Most of all, I like the “fake pastor phenomenon” for its implications for responsible scholarship. How are we, as scholars, to consider “fake pastor” accusations when illustrating forms of contemporary African Christianities? When building (or deconstructing) taxonomies? When theorizing trends in global Christianity?

The Uses of “Indigenous Religion”

Since the 1980s, the category of “Indigenous Religion” – or “Religions” – has become a staple feature of the terminology of the study of religion. But what do we mean when we use it? Is it necessarily tied to a particular geographical area? Or something which originates with a particular ethnic group, or something that belongs to all ethnic groups across space and time? To complicate this further, the term has “gone native”, and is increasingly being mobilised in political and legal debates.

In this interview, Bjørn Ola Tafjord of the University of Tromsø tells David Robertson about the various uses of “Indigenous Religion”, and the theoretical issues which arise from them. Through his work with the Bribris in Talamanca, Tafjord demonstrates how claims to indigeneity are in no way as static, exclusive or obvious as they can at times be presented. Finally, he suggests a way forward, by using the term self-consciously as a relational term.

You can also download this interview, and subscribe to receive our weekly podcast, on iTunes. If you enjoyed it, please take a moment to rate us. And remember, you can use our Amazon.co.ukAmazon.ca, or Amazon.com links to support us at no additional cost when you have a purchase to make.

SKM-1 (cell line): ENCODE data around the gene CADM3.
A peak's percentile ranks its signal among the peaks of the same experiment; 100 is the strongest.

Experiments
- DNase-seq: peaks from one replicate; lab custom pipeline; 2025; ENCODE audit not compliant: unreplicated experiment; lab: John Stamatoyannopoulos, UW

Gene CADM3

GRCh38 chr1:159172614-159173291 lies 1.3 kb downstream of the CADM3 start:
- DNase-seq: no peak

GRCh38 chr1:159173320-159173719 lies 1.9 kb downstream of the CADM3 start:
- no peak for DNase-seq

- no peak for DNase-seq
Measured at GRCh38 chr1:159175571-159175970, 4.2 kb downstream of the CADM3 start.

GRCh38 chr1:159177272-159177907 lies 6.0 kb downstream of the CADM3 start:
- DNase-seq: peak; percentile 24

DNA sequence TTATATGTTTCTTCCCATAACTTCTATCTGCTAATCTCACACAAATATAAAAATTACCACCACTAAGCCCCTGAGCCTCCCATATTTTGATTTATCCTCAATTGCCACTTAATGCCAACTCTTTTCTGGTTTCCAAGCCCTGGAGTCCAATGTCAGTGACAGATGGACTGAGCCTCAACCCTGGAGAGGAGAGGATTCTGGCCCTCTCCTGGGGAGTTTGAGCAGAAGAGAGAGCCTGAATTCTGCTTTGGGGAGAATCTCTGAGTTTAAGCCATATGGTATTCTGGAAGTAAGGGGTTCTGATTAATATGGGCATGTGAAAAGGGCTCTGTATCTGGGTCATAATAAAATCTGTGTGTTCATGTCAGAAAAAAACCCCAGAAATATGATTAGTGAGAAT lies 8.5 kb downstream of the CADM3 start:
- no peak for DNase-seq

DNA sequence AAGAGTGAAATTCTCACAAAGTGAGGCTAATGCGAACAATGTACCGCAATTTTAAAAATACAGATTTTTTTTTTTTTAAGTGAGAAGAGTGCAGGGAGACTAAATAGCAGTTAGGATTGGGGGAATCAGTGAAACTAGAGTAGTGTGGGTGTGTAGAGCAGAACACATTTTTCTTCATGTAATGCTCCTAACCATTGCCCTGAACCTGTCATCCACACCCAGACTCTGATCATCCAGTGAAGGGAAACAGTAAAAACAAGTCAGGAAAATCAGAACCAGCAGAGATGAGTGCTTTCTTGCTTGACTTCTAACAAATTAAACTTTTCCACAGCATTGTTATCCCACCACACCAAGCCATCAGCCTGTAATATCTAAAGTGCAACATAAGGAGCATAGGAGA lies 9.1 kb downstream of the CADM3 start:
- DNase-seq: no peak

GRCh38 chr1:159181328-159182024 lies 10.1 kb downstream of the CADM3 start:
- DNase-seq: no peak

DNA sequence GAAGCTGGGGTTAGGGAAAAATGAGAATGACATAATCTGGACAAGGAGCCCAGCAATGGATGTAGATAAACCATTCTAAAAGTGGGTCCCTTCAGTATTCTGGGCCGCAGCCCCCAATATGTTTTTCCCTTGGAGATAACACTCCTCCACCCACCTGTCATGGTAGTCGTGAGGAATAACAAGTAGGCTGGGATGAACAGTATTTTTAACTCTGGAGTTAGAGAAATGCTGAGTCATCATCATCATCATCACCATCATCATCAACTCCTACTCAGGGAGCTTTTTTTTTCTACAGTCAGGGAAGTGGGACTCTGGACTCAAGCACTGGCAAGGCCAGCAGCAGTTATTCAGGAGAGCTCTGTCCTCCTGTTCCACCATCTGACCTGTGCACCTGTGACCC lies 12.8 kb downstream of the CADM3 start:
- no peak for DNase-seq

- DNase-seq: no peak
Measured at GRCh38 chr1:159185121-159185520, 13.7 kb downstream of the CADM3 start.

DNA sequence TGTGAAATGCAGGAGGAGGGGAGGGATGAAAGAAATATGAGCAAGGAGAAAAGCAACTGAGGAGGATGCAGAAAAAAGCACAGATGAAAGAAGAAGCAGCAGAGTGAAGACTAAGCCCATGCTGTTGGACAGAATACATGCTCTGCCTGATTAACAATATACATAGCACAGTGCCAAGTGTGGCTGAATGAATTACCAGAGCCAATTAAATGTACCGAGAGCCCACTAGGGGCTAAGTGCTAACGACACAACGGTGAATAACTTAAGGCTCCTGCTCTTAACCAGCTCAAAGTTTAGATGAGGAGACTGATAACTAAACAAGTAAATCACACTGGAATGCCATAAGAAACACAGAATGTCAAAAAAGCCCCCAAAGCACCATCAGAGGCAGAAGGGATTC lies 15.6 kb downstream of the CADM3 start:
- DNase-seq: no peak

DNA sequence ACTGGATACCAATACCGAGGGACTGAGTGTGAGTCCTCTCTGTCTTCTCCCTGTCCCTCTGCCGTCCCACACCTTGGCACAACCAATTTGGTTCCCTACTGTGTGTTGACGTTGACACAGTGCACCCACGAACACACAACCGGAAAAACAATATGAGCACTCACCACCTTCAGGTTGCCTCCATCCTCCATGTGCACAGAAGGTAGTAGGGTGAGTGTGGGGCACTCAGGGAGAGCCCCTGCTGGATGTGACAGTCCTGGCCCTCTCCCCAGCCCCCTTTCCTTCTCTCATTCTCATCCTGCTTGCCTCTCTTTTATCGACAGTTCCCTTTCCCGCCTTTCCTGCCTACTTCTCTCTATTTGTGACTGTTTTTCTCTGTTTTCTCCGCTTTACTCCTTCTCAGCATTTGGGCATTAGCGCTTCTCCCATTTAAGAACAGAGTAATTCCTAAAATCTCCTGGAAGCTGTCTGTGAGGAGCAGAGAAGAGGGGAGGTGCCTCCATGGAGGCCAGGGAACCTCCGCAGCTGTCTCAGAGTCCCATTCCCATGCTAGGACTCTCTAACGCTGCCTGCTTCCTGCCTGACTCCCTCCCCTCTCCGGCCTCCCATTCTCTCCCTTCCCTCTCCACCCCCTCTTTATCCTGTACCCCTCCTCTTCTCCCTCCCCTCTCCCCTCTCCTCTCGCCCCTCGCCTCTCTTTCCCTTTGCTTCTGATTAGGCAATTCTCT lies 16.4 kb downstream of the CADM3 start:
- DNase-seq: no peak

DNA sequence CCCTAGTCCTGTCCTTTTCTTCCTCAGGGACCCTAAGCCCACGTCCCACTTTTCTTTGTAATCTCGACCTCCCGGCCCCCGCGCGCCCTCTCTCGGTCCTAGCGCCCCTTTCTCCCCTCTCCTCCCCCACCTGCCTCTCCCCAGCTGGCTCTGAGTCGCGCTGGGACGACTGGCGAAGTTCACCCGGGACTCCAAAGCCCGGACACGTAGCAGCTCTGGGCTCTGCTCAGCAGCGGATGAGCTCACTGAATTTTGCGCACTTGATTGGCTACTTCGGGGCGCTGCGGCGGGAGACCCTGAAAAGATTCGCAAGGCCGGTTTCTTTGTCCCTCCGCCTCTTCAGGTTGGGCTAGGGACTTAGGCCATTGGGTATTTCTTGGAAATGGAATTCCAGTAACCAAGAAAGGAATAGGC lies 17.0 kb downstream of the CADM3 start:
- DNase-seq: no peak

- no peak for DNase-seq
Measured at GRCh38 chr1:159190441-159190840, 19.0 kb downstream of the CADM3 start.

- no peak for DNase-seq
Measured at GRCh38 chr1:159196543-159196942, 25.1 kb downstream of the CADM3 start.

Further reading:

The report that David mentions in the interview is here, courtesy of occupy.com

 

Authors meet Critics: “New Age Spirituality”

Following from our interview on Monday with Ingvild Gilhus, today’s podcast presents an “authors meet critics” session on the new edited volume by Ingvild Gilhus and Steven Sutcliffe, New Age Spirituality: Rethinking Religion. This was recorded at the University of Edinburgh at the launch of the book, and features the editors, Steven Sutcliffe and Ingvild Gilhus, and critics Bettina Schmidt, Marion Bowman and David Robertson, and was ably hosted by Afe Adogame.

Steven Sutcliffe introduces the book, describing the plan to curate a volume which approaches empirical research into “New Age” religiosity through broader “theories of religion”. As Gilhus then suggests, our theoretical positions are impoverished if they don’t address “religion” in both classical and modern contexts.

Marion Bowman takes this up in her response, which addresses the similarity between this project and her own “vernacular religion” project. Bettina Schmidt addresses this disconnect between theories of popular and institutionalised religion from a anthropological point of view, pointing out that many phenomena have been removed from sociological view due to their perceived marginality, and because they don’t offer a clear box to be ticked in censuses. Finally, David Robertson critiques how the critique of “New Age” is positioned within academic, practitioner and popular discourses, and how it may reinforce, despite itself, the very categories it seeks to dissolve.

For anyone interested in New Age, the intersection between category formation – and the practicalities and politics of challenging them – this episode will be essential listening.